Jerry Stahl, Philip Seymour Hoffman, Ben Stiller discussed on Mental Illness Happy Hour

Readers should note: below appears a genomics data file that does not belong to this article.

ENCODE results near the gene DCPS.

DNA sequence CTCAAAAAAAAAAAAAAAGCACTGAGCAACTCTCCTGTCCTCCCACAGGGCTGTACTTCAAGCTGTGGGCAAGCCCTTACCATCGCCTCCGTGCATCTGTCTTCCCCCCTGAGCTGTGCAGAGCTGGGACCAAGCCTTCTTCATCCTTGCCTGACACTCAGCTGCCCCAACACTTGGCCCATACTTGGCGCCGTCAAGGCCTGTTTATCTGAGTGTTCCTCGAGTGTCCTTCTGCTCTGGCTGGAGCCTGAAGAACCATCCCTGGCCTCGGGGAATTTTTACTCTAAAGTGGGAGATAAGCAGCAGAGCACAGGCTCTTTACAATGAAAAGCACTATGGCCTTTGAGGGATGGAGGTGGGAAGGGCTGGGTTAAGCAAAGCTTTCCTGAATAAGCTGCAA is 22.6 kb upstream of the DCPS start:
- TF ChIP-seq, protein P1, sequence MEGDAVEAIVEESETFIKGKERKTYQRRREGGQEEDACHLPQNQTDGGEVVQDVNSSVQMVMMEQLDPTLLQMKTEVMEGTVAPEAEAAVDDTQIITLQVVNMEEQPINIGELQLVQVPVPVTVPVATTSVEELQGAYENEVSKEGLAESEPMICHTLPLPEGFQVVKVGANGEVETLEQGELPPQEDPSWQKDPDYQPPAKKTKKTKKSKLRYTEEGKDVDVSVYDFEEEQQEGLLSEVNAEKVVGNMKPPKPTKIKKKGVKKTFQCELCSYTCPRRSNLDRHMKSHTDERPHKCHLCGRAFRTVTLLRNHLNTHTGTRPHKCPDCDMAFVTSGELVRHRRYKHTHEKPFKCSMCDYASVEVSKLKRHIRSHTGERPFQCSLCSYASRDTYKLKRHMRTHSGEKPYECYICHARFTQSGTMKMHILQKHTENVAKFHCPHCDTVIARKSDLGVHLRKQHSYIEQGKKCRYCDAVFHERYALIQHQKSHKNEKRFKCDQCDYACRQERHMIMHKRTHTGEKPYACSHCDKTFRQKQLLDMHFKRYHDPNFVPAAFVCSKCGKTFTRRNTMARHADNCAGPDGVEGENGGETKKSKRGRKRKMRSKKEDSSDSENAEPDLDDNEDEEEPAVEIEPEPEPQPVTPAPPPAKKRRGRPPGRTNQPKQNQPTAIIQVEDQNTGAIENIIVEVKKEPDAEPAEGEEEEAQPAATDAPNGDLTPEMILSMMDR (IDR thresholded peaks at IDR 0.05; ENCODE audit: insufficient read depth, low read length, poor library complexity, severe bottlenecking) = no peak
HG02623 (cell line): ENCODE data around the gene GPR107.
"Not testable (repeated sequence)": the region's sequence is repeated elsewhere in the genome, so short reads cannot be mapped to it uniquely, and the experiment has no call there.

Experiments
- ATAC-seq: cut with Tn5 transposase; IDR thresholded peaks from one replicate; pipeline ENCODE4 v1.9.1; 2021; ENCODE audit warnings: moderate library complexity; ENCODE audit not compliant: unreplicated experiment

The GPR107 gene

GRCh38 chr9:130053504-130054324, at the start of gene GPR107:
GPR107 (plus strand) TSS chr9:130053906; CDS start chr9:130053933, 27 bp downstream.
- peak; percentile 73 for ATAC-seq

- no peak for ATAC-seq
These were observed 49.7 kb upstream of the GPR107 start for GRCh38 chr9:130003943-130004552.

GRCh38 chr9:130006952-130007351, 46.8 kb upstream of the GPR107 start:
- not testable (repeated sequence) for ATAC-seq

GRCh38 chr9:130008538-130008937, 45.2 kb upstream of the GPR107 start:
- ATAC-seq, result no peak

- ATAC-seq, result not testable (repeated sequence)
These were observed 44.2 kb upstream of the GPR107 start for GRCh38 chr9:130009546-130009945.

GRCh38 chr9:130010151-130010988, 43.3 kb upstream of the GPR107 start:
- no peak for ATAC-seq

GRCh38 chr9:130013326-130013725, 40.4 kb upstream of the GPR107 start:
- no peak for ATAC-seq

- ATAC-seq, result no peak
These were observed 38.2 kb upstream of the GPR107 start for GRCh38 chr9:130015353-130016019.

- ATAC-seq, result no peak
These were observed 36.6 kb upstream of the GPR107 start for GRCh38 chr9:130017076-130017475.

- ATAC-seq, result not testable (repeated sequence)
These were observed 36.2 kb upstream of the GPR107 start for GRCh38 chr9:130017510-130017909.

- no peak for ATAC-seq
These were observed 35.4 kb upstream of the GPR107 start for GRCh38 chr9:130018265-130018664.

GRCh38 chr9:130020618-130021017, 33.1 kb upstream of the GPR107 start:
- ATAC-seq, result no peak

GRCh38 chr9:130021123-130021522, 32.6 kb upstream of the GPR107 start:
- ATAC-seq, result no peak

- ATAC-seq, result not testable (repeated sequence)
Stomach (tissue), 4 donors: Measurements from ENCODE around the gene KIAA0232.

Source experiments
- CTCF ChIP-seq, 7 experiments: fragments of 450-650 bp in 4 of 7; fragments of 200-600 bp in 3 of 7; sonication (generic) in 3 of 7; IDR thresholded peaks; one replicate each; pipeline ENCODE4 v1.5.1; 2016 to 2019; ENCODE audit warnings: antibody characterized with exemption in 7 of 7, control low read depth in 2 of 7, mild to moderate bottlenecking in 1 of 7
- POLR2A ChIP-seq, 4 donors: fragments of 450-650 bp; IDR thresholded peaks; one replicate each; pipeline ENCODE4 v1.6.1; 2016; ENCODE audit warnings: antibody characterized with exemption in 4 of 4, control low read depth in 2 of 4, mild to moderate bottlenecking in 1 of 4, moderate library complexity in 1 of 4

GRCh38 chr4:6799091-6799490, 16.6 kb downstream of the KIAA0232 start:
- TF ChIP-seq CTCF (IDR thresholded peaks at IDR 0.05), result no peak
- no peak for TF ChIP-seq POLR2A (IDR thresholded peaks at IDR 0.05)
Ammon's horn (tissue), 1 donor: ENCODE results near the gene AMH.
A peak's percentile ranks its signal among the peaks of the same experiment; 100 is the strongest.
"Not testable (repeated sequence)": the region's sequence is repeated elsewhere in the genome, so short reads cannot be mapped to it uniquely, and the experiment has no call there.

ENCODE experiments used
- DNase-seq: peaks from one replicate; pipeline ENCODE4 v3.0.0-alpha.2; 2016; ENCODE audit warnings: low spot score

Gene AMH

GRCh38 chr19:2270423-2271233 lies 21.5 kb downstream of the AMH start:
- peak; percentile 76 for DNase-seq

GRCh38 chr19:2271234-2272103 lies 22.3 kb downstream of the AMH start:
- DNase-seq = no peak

Here with the return guest Jerry stahl, who's an author, a lot of you probably know him from his many books and probably the thing people know you most for was being the author of the book permanent midnight, which was made into a Ben Stiller movie, would that be correct? Yeah. Probably. Yeah. That or maybe I fatty. I think about fatty or buccal. Yeah. I gotta read that because what a fascinating character and a fascinating time. Well, oddly enough, Philip Seymour Hoffman, if I can drop a name immediately within 30 seconds was going to play the lead character and he had this take on it that like, man, people think they got the real you and your memoir, but this is like you putting on a fax suit, a fat suit and writing a memoir, because it's really about you. Being a completely fucked up feeling, lonely, degenerate. Yeah. But under the guise of writing about somebody else. Right, let me project it all on the memoir. So it was him in the first person. Oh, okay. Thinly disguised version of myself. Gotcha. So there's that. Yeah. Yeah. You got a book out right now called 9 9 9, which is as in the German word 9 9 9. And the full title is one man's tale of depression, psychic torment, and a bus tour of the Holocaust. I'm going to have you read just a little blurb from it, but set this up, if you would. Sure, the premise of this book was that I was so fucking depressed in about that 2016 or so mostly my whole life, but a really good bad. You know, marriage is going south, career and the gutter, you know, the whole fucking thing had to move. And I thought, Jesus Christ. Where is the one place on earth? We're complete despair. And utter just disillusionment is wholly appropriate. I know, why don't I go visit some concentration camps? Sorry to laugh. Hey, you know? I got vice magazine to cover me to the expenses. To do a 6 part series, which was good, bad part, it was by bus. It was a bus tour of the Holocaust with as the title implies with a bunch of strangers. Some of whom had never even seen it you. So that's the back. Some of the things that the vignettes that you share in there are quite jaw dropping, the inappropriateness of things that like if you saw in a movie some of the things that people said in the museums, you would think nobody would have the lack of compassion and tax to say that out loud, maybe think it. And I'll ask you to talk about those after you read this passage, especially I think it was either buchenwald or Auschwitz where the young couple. Yes, the bickering. The bickering young couple. Less chamber. Yeah. So do we need any more setup for here's just a chunk from the middle of the book where I'm, I think I'm at buchenwald here. They all sort of blend into one. And it's just me thinking about this issue that I had, like, I wondered how soon after they got into the camps. Did the prisoners start to like kind of forget all the worries about job and money and status and appearance and how long before all the shit that we waste our lives thinking of bled away into sheer survival. So here we go. Very brief. A thought careens in my brain. It all feels wrong. How many victims buried under my feet right now worried that they were frauds, living the wrong life, self sabotages, and wimps, manipulators, and goons, and outright swine, along, of course, with heroes, solid family men, and all the prematurely dead in between. Due to Jew, I'm losing it. But I want to know. I need to. Do these victims before they were victims? Just want to get things right? How long after they were thrown in a camp was the privilege of idiot self obsession stripped away. How long before they realized the futility of all those wasted hours thinking about sex and money? Did their hair look right? Success and failure and all the things that drain the life out of life when life itself is so fucking vulnerable and fragile and easy to pluck away. How long did regret and longing? Linger in the face of elemental terrors, hunger, cold, imminent, undeserving death. You know, I'm reminded of that passage in Victor frankel's book man's search for meaning where he talks about worry being like a gas will fill your brain regardless of what it is about. I totally forgot about that passage. I remember circling that and feeling almost mortifying like I related to it. Yeah, too much. Let's talk about worry and self obsession and the feeling that you're getting it wrong. You've been a guest before on this podcast and we talked about your childhood, but let's recap some of the broad strokes. The highlights. Some of the really fun stuff, Jerry. Sure, yeah. Well, you know, a father checked himself out when I was 16 by going into the garage turning on the gas. With the door down, so that happened. Mother, sometimes we thought she was on vacation, turned out she was getting electroshock at western psychiatric. Lifelong and suicide attempt to herself used to make me lock the door, so I would watch, et cetera. And that's, you know, that old routine. So that was my childhood, and I was a sister who God bless her, you know, has her own issues. Let's just say. And, you know, then there's me completely normal. Grew up, became a drug addict, clawed my way out of that, got incredibly lucky. He had incredible opportunities, many of whom I blew, walked away from a terrible decision just because if you never really reconcile yourself to yourself, you're just going to keep sort of recreating all the trauma of your childhood because it's the warm bath of misery that you want to live. Self sabotage is so easy to camouflage and believe that it's, you know, let's talk about self sabotage. Sure. And your life and examples where you sabotage yourself in specifically what you thought or you felt as you stood on that precipice of a larger, more successful life. Oh yeah, I mean, I think in my case, it was a kind of arrogance. I was in shock that I was no longer a complete and utter where my rent coming from failure. You know, that was very familiar to me. So suddenly I'm plunged into the world of success and, you know, I'm hanging out with I've gone from like zero to a hundred hanging out with movie stars and a snack and I'll give you a specific. I had a great gig on of all things. CSI, Las Vegas, early days, Billy Peterson. One of those few jobs, I met him in the Y in Hollywood in the sauna, and he said, oh, I'm going to be doing a show and sure enough he invited me. It was one of those few naked encounters in Hollywood that resulted in getting full employment for me. And one day I decided, you know, I was talking to a guitar player a friend of mine. He's like, oh, you're doing that commercial shit. I'm like, yeah, I don't want to be commercial. I want to be an artist. And I just sort of walked away from this gig that was like a gift from the gods with a ridiculously lucrative weekly salary for not doing that much. And it was so insane. But you were sober at that point. You were off here. Oh yeah. Dead sober. Yeah, you know, and that's the thing. I'm sure you've heard this before. But when you're on dope or alcohol or whatever the fuck you're mind bender of choices, you can blame your bad decision on the drugs or the booze. But when you're an asshole without the drugs, you're just an asshole, make an asshole decisions doing asshole things. So that's just one of many, probably not that fascinating details, but yeah, stuff like that. You know, one thing I'm struck by is I read your writing is how relentlessly